Iran Cash Payment Was Dues, Not Ransom

Iran Cash Payment Was Dues,  Not RansomIran Cash Payment Was Dues,  Not Ransom

US President Barack Obama on Thursday strongly pushed back against criticism that the administration's payment of $400 million in cash to Iran amounted to ransom in exchange for the release of American prisoners.

Iran released the five detainees on January 16 after the United States had agreed to grant clemency to seven Iranians held mostly for alleged sanctions violations and drop charges against 14 Iranians overseas. The payment, which the administration announced the following day, coincided with the lifting of international sanctions against Tehran as part of a historic nuclear deal reached last year.

"We announced these payments in January, many months ago. It wasn't a secret. This wasn't some nefarious deal," Obama said at a press conference at the Pentagon, Reuters reported.

At the time, the United States said it had settled a longstanding Iranian claim at the Iran-US Claims Tribunal in The Hague, the Netherlands, releasing $400 million in funds frozen since 1981, plus $1.3 billion in interest that was owed to Iran.

The funds were part of a trust fund Iran used before its 1979 Islamic Revolution to buy US military equipment that was tied up for decades in litigation at the tribunal.

The claims, which had dragged on for decades, were resolved in January because the United States and Iran were having diplomatic discussions for the first time in years, thanks to the negotiations over the nuclear deal, Obama said.

"The issue is not so much that it was a coincidence, as it is that we were able to have a direct discussion," he said. "[US Secretary of State] John Kerry could meet with the [Iranian] foreign minister, which meant that our ability to clear accounts on a number of different issues at the same time converged."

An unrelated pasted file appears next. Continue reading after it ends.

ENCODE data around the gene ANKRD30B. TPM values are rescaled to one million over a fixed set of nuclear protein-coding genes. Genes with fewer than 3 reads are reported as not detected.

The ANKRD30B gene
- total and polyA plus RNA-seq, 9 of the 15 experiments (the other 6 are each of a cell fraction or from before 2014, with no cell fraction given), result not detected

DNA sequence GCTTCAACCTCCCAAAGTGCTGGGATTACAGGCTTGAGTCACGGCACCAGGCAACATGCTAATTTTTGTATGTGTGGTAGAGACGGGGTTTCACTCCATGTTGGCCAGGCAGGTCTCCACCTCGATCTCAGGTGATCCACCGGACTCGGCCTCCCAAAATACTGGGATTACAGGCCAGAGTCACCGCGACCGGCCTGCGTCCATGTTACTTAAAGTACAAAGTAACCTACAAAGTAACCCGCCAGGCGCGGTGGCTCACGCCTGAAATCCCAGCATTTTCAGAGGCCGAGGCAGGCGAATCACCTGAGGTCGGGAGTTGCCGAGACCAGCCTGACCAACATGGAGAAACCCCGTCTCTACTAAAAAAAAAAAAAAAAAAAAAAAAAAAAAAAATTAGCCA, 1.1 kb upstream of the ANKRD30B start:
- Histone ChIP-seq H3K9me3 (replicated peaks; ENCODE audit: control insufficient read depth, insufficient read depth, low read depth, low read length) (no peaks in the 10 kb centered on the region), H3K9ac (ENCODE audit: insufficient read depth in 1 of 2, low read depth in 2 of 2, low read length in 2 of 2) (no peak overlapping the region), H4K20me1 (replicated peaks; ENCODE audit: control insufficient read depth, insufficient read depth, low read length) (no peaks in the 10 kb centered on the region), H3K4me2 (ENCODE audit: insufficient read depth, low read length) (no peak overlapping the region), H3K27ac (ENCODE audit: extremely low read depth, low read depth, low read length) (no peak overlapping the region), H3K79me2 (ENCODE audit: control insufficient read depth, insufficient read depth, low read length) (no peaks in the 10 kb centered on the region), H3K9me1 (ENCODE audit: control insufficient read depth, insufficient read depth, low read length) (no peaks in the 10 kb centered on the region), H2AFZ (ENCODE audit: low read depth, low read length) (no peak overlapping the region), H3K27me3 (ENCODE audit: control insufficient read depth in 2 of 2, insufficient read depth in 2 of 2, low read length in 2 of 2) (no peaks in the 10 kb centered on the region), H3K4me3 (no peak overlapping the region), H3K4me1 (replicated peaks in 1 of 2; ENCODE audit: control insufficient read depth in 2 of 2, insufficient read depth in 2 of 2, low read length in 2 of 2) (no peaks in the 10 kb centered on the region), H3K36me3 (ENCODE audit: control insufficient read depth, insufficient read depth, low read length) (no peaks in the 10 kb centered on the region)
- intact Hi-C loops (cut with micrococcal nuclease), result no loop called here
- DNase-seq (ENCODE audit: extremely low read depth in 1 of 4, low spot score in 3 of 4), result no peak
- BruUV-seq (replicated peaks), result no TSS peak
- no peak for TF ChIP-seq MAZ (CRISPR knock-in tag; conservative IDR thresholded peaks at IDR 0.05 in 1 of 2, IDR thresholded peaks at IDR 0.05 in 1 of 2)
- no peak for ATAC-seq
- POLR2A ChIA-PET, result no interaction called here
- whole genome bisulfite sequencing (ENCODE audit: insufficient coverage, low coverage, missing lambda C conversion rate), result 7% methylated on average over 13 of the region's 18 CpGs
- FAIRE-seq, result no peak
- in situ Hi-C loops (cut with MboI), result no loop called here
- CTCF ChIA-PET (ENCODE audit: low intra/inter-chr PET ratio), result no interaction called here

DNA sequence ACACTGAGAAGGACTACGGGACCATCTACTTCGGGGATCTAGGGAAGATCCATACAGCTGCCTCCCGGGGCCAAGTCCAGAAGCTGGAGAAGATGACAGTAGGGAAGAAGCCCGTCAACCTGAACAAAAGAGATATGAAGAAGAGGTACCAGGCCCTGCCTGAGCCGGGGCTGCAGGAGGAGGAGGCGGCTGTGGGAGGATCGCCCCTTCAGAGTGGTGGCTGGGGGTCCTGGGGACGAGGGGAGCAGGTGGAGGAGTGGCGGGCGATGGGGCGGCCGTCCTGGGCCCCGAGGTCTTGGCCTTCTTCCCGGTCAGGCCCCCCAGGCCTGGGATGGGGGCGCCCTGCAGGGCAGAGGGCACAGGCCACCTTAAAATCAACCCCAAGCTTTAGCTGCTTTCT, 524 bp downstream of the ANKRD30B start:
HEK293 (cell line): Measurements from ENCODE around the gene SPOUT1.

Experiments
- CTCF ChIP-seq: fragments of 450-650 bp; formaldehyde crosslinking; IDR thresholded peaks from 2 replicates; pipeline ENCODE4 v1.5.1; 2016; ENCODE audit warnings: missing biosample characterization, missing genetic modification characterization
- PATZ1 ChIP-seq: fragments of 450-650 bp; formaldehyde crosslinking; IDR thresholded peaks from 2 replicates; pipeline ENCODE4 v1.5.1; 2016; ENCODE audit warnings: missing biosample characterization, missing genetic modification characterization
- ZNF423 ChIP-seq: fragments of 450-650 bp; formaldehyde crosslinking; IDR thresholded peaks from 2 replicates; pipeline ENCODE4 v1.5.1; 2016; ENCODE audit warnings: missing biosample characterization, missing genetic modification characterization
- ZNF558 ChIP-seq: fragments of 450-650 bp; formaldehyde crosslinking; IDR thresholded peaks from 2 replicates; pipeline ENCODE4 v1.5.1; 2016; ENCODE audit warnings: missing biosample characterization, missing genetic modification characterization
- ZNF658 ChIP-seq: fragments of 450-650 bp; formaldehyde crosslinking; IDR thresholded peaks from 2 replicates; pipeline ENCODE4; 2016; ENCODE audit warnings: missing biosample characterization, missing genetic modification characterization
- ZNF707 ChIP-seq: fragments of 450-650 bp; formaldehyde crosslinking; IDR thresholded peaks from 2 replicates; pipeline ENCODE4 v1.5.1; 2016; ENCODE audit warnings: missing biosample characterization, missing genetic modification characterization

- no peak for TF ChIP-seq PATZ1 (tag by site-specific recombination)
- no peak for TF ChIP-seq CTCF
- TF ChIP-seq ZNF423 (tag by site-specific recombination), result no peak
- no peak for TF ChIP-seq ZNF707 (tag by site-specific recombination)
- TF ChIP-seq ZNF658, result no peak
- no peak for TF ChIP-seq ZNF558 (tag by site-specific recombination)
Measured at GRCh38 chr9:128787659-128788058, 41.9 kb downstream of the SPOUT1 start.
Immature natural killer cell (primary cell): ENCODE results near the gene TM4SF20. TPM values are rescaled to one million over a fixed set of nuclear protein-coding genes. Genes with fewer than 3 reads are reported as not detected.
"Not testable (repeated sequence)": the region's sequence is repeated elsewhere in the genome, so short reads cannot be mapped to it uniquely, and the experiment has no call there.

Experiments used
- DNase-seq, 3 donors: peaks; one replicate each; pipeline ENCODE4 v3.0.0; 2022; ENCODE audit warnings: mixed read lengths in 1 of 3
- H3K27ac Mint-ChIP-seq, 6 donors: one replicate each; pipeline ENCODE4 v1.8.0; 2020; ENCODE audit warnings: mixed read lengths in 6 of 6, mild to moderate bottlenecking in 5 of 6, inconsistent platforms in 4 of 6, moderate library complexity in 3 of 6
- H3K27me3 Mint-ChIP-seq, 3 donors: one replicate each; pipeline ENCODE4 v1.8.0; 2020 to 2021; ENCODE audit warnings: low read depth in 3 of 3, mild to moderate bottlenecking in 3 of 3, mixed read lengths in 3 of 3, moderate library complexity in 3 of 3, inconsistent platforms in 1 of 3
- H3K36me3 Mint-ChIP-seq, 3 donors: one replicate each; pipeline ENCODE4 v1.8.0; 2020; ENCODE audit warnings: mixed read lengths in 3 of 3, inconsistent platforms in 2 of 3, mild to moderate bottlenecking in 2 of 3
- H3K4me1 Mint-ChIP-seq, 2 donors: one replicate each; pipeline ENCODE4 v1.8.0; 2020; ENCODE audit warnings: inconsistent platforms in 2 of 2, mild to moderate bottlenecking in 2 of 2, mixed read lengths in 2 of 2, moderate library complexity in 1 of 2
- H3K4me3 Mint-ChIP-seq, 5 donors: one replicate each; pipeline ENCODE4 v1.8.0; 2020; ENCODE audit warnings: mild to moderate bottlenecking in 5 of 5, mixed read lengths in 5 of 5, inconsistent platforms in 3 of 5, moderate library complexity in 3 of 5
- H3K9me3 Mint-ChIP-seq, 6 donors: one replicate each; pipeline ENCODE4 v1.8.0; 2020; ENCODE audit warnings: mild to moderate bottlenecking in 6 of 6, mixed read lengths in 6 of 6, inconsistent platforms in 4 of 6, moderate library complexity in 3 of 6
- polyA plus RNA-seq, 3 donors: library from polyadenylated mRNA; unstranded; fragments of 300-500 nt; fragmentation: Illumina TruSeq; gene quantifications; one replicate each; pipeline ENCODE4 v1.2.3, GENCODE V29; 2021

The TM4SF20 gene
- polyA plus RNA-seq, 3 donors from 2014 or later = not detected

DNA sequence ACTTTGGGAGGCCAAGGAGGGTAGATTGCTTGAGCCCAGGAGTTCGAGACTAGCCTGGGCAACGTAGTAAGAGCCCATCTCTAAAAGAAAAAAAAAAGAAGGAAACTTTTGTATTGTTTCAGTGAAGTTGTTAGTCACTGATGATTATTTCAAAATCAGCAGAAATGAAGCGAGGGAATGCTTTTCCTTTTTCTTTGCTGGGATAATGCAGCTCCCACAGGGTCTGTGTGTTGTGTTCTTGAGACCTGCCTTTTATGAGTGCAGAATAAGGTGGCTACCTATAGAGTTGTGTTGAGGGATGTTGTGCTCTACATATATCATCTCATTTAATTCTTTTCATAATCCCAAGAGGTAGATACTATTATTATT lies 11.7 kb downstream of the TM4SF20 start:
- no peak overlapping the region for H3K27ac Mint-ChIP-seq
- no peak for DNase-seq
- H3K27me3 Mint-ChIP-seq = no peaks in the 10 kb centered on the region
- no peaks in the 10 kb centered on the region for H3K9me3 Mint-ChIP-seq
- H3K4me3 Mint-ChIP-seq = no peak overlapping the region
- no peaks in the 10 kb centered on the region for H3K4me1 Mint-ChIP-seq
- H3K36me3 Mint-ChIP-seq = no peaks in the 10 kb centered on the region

He said the United States does not pay ransom for hostages and that the money was not linked to the prisoners' release.

"The reason that we had to give cash is precisely because we are so strict in maintaining sanctions and we do not have a banking relationship with Iran," Obama said.

***Separate Track

US Secretary of State John Kerry also defended the cash payment to Iran, denying it was a ransom for the release of the American prisoners by Tehran or tied to the Iran nuclear deal.

"The United States does not pay ransoms," Kerry told a news conference in the Argentine capital Buenos Aires on Thursday.

He said the transfer was negotiated on a separate track from the nuclear deal.

By settling the claim, it saved US taxpayers potentially billions of dollars in further interest payments, Kerry added.

"We believe this agreement for the $400 million that was paid in interest and settlement of the case actually saved the American taxpayer potentially billions of dollars."

Kerry noted that there was no benefit to the United States of America to drag this out.

"It would have worked against the interests of our taxpayers and with the nuclear deal done, the prisoners released, the time was right to take advantage of that and resolve the dispute in the way that it was resolved," he said.